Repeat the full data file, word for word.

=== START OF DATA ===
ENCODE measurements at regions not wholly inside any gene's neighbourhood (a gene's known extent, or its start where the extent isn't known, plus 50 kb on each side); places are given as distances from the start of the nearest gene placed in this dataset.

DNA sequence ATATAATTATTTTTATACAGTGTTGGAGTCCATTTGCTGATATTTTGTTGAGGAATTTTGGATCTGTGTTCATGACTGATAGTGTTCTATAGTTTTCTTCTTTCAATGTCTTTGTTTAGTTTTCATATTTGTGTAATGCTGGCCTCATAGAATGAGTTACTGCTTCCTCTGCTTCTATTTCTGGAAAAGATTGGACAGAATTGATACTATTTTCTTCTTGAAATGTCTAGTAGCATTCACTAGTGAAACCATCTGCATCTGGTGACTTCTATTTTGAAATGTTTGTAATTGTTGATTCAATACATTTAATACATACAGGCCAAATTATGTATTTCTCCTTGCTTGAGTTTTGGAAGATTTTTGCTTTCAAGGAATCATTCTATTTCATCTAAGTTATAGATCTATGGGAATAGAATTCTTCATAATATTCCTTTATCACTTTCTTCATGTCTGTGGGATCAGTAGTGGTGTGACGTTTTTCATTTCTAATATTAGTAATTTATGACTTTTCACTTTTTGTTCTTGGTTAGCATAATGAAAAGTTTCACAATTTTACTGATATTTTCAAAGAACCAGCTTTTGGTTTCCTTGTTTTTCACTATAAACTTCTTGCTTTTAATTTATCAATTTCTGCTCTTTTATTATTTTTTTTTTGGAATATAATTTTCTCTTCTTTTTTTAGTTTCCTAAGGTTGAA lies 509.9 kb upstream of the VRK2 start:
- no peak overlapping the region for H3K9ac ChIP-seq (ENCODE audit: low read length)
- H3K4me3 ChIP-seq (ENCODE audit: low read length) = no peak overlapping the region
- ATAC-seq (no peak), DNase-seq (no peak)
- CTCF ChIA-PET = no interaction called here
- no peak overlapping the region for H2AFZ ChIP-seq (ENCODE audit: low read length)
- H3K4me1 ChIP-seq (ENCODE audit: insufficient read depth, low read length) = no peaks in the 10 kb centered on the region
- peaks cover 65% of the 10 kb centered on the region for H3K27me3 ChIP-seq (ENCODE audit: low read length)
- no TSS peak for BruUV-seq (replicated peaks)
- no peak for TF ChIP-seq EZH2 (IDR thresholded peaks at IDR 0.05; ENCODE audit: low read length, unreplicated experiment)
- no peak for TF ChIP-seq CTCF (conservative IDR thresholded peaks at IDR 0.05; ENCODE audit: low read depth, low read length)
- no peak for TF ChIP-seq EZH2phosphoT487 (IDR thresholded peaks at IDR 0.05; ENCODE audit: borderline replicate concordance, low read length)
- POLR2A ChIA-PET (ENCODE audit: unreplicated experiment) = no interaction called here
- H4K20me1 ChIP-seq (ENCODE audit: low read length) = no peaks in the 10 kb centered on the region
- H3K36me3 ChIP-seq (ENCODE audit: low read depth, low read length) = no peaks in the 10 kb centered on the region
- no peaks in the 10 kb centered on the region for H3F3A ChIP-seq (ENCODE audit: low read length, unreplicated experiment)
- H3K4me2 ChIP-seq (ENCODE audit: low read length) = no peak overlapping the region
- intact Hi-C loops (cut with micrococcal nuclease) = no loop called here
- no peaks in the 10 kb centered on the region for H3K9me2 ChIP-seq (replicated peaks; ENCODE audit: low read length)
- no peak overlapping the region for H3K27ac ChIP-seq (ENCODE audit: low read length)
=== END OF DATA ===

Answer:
ENCODE measurements at regions not wholly inside any gene's neighbourhood (a gene's known extent, or its start where the extent isn't known, plus 50 kb on each side); places are given as distances from the start of the nearest gene placed in this dataset.

DNA sequence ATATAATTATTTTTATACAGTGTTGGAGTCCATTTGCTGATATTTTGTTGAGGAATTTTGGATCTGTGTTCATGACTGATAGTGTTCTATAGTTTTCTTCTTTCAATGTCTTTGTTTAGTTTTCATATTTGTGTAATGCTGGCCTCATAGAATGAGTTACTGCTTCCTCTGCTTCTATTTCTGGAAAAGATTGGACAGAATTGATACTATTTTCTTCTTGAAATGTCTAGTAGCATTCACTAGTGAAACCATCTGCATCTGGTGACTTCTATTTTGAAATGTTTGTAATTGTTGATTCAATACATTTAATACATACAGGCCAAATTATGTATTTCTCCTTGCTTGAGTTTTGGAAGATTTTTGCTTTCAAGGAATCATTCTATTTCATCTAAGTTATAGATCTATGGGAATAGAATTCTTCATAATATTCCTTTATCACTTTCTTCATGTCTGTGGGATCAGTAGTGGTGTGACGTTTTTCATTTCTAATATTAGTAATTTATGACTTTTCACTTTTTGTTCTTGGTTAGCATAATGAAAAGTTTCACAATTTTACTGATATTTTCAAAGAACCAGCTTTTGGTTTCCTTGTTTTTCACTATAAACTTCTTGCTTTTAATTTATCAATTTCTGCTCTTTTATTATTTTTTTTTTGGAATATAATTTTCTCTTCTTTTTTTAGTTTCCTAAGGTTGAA lies 509.9 kb upstream of the VRK2 start:
- no peak overlapping the region for H3K9ac ChIP-seq (ENCODE audit: low read length)
- H3K4me3 ChIP-seq (ENCODE audit: low read length) = no peak overlapping the region
- ATAC-seq (no peak), DNase-seq (no peak)
- CTCF ChIA-PET = no interaction called here
- no peak overlapping the region for H2AFZ ChIP-seq (ENCODE audit: low read length)
- H3K4me1 ChIP-seq (ENCODE audit: insufficient read depth, low read length) = no peaks in the 10 kb centered on the region
- peaks cover 65% of the 10 kb centered on the region for H3K27me3 ChIP-seq (ENCODE audit: low read length)
- no TSS peak for BruUV-seq (replicated peaks)
- no peak for TF ChIP-seq EZH2 (IDR thresholded peaks at IDR 0.05; ENCODE audit: low read length, unreplicated experiment)
- no peak for TF ChIP-seq CTCF (conservative IDR thresholded peaks at IDR 0.05; ENCODE audit: low read depth, low read length)
- no peak for TF ChIP-seq EZH2phosphoT487 (IDR thresholded peaks at IDR 0.05; ENCODE audit: borderline replicate concordance, low read length)
- POLR2A ChIA-PET (ENCODE audit: unreplicated experiment) = no interaction called here
- H4K20me1 ChIP-seq (ENCODE audit: low read length) = no peaks in the 10 kb centered on the region
- H3K36me3 ChIP-seq (ENCODE audit: low read depth, low read length) = no peaks in the 10 kb centered on the region
- no peaks in the 10 kb centered on the region for H3F3A ChIP-seq (ENCODE audit: low read length, unreplicated experiment)
- H3K4me2 ChIP-seq (ENCODE audit: low read length) = no peak overlapping the region
- intact Hi-C loops (cut with micrococcal nuclease) = no loop called here
- no peaks in the 10 kb centered on the region for H3K9me2 ChIP-seq (replicated peaks; ENCODE audit: low read length)
- no peak overlapping the region for H3K27ac ChIP-seq (ENCODE audit: low read length)